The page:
Thin for thought

First published 13th July

I’d never been to see a monologue before, and my only image of one was the tortuous, painstakingly slow rendition of one woman’s awfully depressing life once featured in an episode of Friends. Needless to say, I was a little apprehensive as to how one person onstage could create enough buzz, energy and entertainment to draw in a full theatre audience single handed. But that’s what Rachel Shaw did, the actress playing the part of Adele, a 22 year old girl who struggles through her childhood and post-school years before giving in to her inner desire to be ‘beautiful’, in Dave Windass’s production of Thinspiration.

Usually a comedy writer, Windass turned his hand to the serious issue of anorexia to break down the walls sheltering the taboo nature of the play. His combination of excellent writing, conveying the exact emotions of the character without conforming to easy stereotypes while using shortbursts of humour to readdress the audience, with phenomenal acting ability, made Thinspiration an inspiration for writers and actors alike.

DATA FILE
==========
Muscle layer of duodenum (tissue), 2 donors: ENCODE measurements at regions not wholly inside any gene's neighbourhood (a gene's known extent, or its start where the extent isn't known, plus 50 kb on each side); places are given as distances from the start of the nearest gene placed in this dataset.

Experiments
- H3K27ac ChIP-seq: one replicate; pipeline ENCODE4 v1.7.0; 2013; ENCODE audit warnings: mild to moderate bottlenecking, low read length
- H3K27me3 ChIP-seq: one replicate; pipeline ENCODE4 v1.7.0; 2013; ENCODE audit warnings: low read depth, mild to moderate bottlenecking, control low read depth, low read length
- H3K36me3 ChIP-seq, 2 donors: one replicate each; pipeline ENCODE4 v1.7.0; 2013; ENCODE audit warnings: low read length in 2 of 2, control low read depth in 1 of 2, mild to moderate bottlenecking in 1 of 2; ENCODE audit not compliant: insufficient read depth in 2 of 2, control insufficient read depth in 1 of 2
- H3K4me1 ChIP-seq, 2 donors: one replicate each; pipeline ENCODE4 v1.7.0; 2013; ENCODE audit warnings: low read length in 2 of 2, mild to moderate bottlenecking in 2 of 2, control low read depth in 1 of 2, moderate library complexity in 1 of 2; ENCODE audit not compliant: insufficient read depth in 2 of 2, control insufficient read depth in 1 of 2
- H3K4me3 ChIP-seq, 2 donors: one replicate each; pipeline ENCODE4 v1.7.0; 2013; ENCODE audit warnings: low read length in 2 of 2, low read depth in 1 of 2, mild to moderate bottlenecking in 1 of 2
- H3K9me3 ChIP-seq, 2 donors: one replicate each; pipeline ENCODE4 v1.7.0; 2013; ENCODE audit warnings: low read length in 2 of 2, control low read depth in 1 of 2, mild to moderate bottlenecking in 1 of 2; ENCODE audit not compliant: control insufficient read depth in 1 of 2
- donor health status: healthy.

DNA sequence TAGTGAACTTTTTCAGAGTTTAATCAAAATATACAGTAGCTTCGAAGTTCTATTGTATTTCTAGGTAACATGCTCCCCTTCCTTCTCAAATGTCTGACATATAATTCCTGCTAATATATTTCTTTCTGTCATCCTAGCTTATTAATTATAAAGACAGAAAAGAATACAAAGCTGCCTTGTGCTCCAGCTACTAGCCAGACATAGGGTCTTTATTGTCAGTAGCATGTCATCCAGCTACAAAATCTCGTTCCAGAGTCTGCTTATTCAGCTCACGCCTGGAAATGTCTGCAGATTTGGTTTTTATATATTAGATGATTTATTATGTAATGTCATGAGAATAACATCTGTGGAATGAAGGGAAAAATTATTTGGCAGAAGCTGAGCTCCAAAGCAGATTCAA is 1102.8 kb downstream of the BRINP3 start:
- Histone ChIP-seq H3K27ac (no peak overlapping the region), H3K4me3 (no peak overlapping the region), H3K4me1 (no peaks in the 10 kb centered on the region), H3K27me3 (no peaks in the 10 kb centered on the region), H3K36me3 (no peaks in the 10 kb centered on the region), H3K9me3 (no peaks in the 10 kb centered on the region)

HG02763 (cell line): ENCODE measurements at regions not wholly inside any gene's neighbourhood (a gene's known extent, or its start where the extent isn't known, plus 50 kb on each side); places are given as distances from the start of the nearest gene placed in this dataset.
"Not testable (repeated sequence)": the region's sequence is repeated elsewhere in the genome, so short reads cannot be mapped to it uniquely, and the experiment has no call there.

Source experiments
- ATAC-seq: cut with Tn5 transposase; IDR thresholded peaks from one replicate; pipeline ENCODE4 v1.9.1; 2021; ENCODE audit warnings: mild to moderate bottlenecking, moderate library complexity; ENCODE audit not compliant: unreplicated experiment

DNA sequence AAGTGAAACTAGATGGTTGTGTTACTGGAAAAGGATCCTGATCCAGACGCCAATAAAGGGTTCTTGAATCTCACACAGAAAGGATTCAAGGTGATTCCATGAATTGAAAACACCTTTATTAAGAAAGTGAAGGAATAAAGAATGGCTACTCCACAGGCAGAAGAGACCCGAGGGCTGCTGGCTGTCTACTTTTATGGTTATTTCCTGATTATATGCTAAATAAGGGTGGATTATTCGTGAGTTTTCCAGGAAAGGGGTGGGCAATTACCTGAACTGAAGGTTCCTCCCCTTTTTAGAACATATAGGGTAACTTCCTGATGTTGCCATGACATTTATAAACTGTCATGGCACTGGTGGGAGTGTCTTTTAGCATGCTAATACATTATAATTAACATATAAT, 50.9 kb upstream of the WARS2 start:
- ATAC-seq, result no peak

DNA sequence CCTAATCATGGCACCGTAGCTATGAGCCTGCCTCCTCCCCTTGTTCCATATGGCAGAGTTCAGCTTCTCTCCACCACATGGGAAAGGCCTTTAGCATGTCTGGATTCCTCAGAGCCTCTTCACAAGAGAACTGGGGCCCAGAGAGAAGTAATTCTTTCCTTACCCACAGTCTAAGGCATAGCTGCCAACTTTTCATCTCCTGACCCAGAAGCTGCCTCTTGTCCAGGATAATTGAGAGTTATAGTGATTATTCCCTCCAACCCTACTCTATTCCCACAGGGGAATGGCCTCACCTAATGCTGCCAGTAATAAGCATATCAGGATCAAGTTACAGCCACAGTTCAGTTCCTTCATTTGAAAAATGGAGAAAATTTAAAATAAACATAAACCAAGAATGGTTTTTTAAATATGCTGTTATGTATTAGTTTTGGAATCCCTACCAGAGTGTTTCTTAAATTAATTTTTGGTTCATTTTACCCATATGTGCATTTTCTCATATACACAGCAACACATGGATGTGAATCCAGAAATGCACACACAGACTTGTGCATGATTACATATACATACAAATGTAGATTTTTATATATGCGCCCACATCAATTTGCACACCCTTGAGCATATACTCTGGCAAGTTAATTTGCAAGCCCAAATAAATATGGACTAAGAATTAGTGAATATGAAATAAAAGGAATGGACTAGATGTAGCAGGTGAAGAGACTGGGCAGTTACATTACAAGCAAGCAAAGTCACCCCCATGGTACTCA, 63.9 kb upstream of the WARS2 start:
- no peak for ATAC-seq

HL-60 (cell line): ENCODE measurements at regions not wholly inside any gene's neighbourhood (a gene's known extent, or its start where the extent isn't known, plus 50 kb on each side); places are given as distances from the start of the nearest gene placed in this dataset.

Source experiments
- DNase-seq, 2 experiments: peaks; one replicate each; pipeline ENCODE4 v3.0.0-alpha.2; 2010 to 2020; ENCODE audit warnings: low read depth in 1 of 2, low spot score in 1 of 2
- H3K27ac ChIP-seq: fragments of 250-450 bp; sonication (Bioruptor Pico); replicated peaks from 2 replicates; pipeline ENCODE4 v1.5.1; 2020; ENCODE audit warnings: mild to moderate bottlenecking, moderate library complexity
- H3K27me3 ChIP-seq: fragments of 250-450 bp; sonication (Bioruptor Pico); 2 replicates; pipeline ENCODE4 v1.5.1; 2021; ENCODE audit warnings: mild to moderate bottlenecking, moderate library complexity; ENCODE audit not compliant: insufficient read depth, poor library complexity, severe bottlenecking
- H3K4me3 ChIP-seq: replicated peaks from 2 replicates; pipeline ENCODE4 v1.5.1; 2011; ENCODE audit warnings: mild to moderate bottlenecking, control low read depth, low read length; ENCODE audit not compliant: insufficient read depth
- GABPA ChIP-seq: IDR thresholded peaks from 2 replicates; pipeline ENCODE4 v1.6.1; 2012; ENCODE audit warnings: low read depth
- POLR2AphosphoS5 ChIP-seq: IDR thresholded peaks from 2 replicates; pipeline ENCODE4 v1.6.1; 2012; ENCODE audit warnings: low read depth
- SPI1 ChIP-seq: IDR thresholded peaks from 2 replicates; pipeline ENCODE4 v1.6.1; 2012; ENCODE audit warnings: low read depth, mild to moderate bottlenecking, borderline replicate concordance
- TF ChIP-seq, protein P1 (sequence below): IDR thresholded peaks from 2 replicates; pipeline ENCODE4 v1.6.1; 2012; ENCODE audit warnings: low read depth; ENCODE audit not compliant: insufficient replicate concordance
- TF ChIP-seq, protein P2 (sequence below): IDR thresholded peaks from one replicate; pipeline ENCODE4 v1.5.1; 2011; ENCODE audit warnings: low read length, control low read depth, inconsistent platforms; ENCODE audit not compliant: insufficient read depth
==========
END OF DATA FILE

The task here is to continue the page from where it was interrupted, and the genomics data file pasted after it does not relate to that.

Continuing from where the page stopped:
Not only was the part of Adele played with such vigour, but introductions of other characters were conveyed equally impressively, creating an atmosphere in which it was hard to believe only one individual was onstage throughout the set.

Thinspiration’s invitation into Adele’s mind went further than what she was feeling, but told the audience who she was at her most personal level. The audience weren’t watching a character form, they were also that character, going on the same mental journey as Adele, and felt her pain when her enemies of all kinds addressed her.

Rachel Helen Shaw stars in Thinspiration. The subject of eating disorders is such a fragile one that many writers fall into the trap of delivering the facts while tiptoeing around the harder to accept realities, as the same audience saw from Seed, the first play of the back to back productions in the same night.

Thinspiration was performed at Hull Truck Theatre on Saturday 10th July as part of a series of events surrounding the Humber Mouth Literature festival and will be returning to Hull Truck for an additional two nights on 24th and 25th September 2010.


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